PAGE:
The business community remains upbeat that the country will be able to achieve about 4 percent economic growth this year despite the global economic crisis, but that such a rate requires the delivery of a speedy fiscal stimulus package and stable macro-economic indicators.
“I think we can grow between 3 percent to 4 percent,” Sofyan Wanandi, chairman of the Indonesian Employers Association, or Apindo, told reporters at the sidelines of a forum attended by a number of top businessmen and some political party representatives.
Sofyan added: “But the government must immediately pour money into the infrastructure sector to stimulate the economy and the market. When people have purchasing power, they can buy our products.
“The planned spending on infrastructure, the National Program for People’s Empowerment and soft loans for small and medium enterprises will be quite helpful.”
He criticized the planned spending as being “too slow” in materializing and warned that the long delay would hamper the country’s economic growth.
The government is planning to deliver a Rp 71.3 trillion ($6.13 billion) fiscal stimulus package, which include Rp 43 trillion in tax relief for the private sector,
Rp 10.2 trillion for additional infrastructure spending outside of the Rp 70 trillion allocated in the current budget, an additional Rp 600 billion outside the existing Rp 16 trillion budget for the National Program for People’s Empowerment and an energy subsidy.
The stimulus package is currently pending House of Representatives approval.
On a separate occasion, James Riady, deputy chairman of the Indonesian Chamber of Commerce and Industry, or Kadin, said that 4 percent growth is reasonable, given the expectation that inflation is likely to ease. “The global situation has been worse than everybody fears, but fortunately the Indonesian situation has not been that bad,” he told reporters on Saturday. Riady is also chief executive of Lippo, which the Jakarta Globe is affiliated with.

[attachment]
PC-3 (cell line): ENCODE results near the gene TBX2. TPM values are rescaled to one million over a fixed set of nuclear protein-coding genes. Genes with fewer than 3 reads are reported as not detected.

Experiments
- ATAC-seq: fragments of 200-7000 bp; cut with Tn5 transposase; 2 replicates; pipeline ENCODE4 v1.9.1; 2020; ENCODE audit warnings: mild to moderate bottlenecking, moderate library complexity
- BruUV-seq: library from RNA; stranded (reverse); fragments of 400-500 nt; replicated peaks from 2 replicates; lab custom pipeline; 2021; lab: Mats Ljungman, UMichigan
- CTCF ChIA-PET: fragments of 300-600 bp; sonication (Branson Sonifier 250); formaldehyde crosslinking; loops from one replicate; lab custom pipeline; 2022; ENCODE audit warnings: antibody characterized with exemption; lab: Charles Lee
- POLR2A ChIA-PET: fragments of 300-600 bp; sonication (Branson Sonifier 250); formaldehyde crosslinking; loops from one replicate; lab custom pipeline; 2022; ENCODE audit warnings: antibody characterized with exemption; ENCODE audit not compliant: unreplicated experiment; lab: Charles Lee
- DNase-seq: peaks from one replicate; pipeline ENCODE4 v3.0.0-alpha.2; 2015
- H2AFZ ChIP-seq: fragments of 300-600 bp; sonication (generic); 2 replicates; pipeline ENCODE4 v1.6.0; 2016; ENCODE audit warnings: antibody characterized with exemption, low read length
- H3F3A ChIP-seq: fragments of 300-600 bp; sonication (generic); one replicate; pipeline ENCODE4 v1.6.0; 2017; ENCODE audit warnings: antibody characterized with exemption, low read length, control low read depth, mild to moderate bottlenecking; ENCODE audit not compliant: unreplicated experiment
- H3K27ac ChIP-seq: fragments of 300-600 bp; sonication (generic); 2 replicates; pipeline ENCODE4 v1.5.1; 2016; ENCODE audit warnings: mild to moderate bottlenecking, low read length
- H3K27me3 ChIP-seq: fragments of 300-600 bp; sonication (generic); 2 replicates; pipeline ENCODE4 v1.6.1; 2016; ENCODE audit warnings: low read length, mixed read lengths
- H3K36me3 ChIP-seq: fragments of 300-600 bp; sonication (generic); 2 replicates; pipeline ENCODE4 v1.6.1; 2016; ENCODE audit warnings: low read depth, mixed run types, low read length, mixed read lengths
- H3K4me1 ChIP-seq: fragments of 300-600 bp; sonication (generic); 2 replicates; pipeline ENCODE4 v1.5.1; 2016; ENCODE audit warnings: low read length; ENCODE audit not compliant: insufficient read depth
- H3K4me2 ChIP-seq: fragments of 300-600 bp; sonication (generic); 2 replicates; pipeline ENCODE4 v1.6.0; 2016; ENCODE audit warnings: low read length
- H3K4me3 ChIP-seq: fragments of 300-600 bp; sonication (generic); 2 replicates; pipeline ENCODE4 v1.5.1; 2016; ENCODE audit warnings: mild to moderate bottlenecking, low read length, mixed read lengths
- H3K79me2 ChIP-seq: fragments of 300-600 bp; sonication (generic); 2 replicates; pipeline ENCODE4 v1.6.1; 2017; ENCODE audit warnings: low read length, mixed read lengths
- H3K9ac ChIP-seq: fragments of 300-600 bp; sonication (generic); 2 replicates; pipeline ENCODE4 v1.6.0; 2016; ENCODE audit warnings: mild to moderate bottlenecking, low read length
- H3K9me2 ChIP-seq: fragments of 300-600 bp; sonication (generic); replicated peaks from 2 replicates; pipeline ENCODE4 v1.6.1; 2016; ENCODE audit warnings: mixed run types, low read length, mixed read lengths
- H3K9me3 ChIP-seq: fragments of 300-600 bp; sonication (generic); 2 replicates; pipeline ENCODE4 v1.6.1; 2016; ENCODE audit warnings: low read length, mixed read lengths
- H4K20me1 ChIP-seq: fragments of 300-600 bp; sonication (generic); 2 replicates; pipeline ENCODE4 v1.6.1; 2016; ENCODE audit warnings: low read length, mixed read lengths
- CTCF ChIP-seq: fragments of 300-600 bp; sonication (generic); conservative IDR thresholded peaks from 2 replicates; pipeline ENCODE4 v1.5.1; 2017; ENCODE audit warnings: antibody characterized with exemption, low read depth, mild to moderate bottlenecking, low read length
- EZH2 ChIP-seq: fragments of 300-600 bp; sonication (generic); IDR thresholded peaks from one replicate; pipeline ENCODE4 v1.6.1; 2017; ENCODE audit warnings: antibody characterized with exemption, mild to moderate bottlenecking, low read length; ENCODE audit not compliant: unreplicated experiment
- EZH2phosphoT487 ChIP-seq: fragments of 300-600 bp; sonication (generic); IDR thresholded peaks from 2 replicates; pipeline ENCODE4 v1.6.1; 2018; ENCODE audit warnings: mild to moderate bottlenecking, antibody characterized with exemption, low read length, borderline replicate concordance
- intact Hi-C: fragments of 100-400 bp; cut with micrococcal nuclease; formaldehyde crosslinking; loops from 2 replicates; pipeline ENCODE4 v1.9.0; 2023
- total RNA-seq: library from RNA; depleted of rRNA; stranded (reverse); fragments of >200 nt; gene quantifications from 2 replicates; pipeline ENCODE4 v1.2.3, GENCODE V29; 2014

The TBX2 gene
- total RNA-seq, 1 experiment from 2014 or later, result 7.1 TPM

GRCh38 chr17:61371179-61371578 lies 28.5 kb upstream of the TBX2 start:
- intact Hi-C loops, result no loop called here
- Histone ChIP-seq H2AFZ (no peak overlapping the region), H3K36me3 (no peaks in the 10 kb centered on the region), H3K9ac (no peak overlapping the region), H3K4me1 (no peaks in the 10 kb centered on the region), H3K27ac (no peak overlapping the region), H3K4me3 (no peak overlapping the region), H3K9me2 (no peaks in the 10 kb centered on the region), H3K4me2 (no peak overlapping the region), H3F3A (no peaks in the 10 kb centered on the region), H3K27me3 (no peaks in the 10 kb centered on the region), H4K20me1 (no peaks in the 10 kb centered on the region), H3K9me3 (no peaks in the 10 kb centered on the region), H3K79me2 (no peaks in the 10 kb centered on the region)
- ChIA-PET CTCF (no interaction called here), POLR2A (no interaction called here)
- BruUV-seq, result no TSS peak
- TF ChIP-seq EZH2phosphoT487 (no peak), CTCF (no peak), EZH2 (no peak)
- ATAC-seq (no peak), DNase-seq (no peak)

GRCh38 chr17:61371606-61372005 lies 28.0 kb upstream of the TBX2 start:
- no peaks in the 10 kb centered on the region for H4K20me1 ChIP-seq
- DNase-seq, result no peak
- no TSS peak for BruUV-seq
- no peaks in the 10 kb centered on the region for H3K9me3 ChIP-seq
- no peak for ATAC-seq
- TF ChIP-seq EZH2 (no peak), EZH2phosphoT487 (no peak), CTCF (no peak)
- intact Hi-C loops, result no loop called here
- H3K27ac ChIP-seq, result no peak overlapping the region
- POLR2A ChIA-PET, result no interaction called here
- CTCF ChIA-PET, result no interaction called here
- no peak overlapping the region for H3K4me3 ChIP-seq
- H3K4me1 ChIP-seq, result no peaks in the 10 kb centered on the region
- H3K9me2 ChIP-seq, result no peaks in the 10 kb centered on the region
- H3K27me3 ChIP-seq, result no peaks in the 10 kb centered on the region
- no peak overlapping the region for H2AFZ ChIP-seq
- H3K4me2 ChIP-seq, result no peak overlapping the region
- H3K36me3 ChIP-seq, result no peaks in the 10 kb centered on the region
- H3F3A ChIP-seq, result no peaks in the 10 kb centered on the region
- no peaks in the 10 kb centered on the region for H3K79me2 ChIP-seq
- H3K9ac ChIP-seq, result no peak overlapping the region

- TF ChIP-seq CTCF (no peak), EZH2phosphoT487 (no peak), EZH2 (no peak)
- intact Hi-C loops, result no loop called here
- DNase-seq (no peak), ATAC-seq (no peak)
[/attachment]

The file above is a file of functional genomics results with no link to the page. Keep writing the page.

“That’s a relief. I think it’s quite reasonable that they would achieve about 4 percent [of growth] because remember, inflation is also coming down. That will help the GDP at that level.”
Central Statistics Agency, or BPS, figures released on Feb. 2 showed that year-on-year inflation eased to a nine-month low of 9.17 percent in January, while on a month-on-month basis, prices fell by 0.07 percent in January, compared with a fall of 0.04 percent in December.
Bank Indonesia Governor Boediono told a hearing at the House on Thursday that the central bank expects inflation rate to keep easing to around 5 to 7 percent by the end of this year, helped with lower administered price - the price that the government controls such as fuel - and therefore helps maintain healthy consumer spending. The economy is still largely driven by household consumption.
BI’s senior deputy governor, Miranda Goeltom, had said that the central bank is still considering 4 percent to 5 percent growth, with a possibility of hitting a 4.5 percent midpoint, realistic if the government disburses the stimulus faster.
The Finance Ministry on Thursday downwardly revised its economic growth targets in the 2009 state budget. The ministry now projects 2009 growth of 4.2 percent to 4.7 percent, down from the 6 percent in the budget approved by the House last year.